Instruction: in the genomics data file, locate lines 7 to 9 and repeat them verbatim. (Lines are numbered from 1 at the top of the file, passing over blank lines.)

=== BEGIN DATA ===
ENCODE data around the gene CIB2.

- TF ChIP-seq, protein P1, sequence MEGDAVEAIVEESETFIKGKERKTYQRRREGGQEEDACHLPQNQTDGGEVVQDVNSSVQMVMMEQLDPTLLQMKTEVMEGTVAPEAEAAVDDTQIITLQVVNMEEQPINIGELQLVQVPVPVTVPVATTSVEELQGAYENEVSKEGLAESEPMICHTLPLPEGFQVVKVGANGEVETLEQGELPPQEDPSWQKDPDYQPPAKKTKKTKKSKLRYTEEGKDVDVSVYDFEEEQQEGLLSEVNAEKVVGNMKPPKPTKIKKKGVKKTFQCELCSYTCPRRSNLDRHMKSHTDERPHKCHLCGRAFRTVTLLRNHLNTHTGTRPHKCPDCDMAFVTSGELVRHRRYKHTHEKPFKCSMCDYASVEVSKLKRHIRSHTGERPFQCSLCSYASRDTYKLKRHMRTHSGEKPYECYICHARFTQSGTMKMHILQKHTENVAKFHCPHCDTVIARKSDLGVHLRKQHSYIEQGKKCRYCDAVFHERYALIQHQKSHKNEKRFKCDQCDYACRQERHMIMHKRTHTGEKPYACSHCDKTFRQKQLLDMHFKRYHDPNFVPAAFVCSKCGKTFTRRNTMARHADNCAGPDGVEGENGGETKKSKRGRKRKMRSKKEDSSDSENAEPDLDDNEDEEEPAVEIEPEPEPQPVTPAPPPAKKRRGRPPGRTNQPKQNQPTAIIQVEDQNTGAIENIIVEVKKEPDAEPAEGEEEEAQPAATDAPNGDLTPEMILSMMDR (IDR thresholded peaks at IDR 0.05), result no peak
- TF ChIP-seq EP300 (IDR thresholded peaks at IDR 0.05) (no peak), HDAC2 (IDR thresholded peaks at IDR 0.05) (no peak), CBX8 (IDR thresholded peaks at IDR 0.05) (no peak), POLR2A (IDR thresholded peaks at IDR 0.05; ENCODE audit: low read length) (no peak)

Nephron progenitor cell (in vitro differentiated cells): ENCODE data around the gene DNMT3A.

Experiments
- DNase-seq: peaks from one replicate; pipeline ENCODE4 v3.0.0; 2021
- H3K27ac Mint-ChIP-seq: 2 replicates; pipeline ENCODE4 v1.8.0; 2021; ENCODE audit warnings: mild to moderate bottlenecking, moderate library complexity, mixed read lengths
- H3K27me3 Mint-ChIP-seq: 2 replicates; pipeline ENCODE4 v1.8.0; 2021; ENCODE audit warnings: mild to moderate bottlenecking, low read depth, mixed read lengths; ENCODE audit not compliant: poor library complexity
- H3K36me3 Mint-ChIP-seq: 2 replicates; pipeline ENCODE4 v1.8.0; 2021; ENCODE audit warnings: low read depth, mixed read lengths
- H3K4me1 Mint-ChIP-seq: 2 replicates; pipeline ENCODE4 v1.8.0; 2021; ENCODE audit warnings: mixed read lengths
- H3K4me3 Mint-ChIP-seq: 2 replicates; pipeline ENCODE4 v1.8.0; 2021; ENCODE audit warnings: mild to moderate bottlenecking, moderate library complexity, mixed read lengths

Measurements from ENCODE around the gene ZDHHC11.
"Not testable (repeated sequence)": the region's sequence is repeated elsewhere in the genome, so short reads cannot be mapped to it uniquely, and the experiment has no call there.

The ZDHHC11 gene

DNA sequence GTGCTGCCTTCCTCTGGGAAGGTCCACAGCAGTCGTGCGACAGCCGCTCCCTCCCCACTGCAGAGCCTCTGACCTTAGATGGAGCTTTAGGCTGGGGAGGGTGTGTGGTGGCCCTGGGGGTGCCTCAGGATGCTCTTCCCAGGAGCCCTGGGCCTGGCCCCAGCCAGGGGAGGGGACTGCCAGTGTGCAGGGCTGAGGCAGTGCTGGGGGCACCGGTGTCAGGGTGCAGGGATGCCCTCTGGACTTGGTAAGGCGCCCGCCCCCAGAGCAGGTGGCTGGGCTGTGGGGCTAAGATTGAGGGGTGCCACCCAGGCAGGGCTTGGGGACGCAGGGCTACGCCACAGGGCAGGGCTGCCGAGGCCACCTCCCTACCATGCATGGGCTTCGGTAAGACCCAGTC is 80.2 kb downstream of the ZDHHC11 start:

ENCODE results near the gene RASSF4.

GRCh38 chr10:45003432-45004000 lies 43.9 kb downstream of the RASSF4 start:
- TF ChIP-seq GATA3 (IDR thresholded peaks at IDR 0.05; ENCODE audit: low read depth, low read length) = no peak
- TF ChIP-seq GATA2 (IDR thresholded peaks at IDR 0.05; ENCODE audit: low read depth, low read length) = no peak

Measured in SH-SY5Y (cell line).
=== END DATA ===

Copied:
- H3K27ac Mint-ChIP-seq: 2 replicates; pipeline ENCODE4 v1.8.0; 2021; ENCODE audit warnings: mild to moderate bottlenecking, moderate library complexity, mixed read lengths
- H3K27me3 Mint-ChIP-seq: 2 replicates; pipeline ENCODE4 v1.8.0; 2021; ENCODE audit warnings: mild to moderate bottlenecking, low read depth, mixed read lengths; ENCODE audit not compliant: poor library complexity
- H3K36me3 Mint-ChIP-seq: 2 replicates; pipeline ENCODE4 v1.8.0; 2021; ENCODE audit warnings: low read depth, mixed read lengths